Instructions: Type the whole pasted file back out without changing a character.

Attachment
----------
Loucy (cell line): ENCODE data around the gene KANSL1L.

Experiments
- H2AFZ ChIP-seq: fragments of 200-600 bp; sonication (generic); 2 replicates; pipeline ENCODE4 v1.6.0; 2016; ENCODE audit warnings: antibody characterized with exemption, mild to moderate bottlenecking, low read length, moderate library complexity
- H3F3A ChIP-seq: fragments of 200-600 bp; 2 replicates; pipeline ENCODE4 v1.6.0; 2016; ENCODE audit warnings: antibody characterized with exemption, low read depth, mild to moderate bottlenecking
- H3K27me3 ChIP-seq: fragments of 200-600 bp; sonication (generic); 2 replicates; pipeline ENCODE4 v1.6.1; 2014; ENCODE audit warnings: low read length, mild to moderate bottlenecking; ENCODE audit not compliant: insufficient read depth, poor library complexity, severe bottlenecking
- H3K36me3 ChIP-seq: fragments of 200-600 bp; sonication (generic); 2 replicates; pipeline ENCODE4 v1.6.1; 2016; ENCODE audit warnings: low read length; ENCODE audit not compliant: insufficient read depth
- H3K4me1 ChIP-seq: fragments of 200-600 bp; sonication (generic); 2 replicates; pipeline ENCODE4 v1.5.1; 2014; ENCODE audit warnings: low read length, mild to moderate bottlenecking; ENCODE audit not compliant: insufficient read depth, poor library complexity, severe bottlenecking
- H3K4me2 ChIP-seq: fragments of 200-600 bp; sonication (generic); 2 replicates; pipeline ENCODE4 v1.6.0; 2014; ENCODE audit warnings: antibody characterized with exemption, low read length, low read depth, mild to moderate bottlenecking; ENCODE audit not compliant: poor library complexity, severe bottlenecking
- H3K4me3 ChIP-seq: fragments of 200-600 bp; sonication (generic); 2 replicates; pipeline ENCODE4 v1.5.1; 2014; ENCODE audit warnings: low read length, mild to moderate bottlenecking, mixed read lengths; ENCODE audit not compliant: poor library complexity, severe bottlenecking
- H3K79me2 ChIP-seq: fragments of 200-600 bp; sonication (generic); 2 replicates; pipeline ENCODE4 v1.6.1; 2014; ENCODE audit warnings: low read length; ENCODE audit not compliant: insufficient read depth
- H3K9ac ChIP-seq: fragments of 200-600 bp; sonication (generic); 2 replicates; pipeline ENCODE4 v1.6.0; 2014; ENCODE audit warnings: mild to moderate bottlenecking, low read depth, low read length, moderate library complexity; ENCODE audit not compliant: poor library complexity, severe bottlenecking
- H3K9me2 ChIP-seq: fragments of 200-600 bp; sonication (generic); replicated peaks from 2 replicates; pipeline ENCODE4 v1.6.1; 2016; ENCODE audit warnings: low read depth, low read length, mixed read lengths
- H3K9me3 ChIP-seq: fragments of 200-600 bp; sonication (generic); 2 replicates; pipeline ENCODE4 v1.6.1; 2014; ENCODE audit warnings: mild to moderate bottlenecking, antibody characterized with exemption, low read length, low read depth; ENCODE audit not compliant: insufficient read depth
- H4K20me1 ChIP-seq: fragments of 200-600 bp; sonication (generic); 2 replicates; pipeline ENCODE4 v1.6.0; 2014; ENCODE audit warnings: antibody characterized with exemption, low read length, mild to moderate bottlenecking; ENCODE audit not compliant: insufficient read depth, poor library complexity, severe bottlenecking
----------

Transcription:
Loucy (cell line): ENCODE data around the gene KANSL1L.

Experiments
- H2AFZ ChIP-seq: fragments of 200-600 bp; sonication (generic); 2 replicates; pipeline ENCODE4 v1.6.0; 2016; ENCODE audit warnings: antibody characterized with exemption, mild to moderate bottlenecking, low read length, moderate library complexity
- H3F3A ChIP-seq: fragments of 200-600 bp; 2 replicates; pipeline ENCODE4 v1.6.0; 2016; ENCODE audit warnings: antibody characterized with exemption, low read depth, mild to moderate bottlenecking
- H3K27me3 ChIP-seq: fragments of 200-600 bp; sonication (generic); 2 replicates; pipeline ENCODE4 v1.6.1; 2014; ENCODE audit warnings: low read length, mild to moderate bottlenecking; ENCODE audit not compliant: insufficient read depth, poor library complexity, severe bottlenecking
- H3K36me3 ChIP-seq: fragments of 200-600 bp; sonication (generic); 2 replicates; pipeline ENCODE4 v1.6.1; 2016; ENCODE audit warnings: low read length; ENCODE audit not compliant: insufficient read depth
- H3K4me1 ChIP-seq: fragments of 200-600 bp; sonication (generic); 2 replicates; pipeline ENCODE4 v1.5.1; 2014; ENCODE audit warnings: low read length, mild to moderate bottlenecking; ENCODE audit not compliant: insufficient read depth, poor library complexity, severe bottlenecking
- H3K4me2 ChIP-seq: fragments of 200-600 bp; sonication (generic); 2 replicates; pipeline ENCODE4 v1.6.0; 2014; ENCODE audit warnings: antibody characterized with exemption, low read length, low read depth, mild to moderate bottlenecking; ENCODE audit not compliant: poor library complexity, severe bottlenecking
- H3K4me3 ChIP-seq: fragments of 200-600 bp; sonication (generic); 2 replicates; pipeline ENCODE4 v1.5.1; 2014; ENCODE audit warnings: low read length, mild to moderate bottlenecking, mixed read lengths; ENCODE audit not compliant: poor library complexity, severe bottlenecking
- H3K79me2 ChIP-seq: fragments of 200-600 bp; sonication (generic); 2 replicates; pipeline ENCODE4 v1.6.1; 2014; ENCODE audit warnings: low read length; ENCODE audit not compliant: insufficient read depth
- H3K9ac ChIP-seq: fragments of 200-600 bp; sonication (generic); 2 replicates; pipeline ENCODE4 v1.6.0; 2014; ENCODE audit warnings: mild to moderate bottlenecking, low read depth, low read length, moderate library complexity; ENCODE audit not compliant: poor library complexity, severe bottlenecking
- H3K9me2 ChIP-seq: fragments of 200-600 bp; sonication (generic); replicated peaks from 2 replicates; pipeline ENCODE4 v1.6.1; 2016; ENCODE audit warnings: low read depth, low read length, mixed read lengths
- H3K9me3 ChIP-seq: fragments of 200-600 bp; sonication (generic); 2 replicates; pipeline ENCODE4 v1.6.1; 2014; ENCODE audit warnings: mild to moderate bottlenecking, antibody characterized with exemption, low read length, low read depth; ENCODE audit not compliant: insufficient read depth
- H4K20me1 ChIP-seq: fragments of 200-600 bp; sonication (generic); 2 replicates; pipeline ENCODE4 v1.6.0; 2014; ENCODE audit warnings: antibody characterized with exemption, low read length, mild to moderate bottlenecking; ENCODE audit not compliant: insufficient read depth, poor library complexity, severe bottlenecking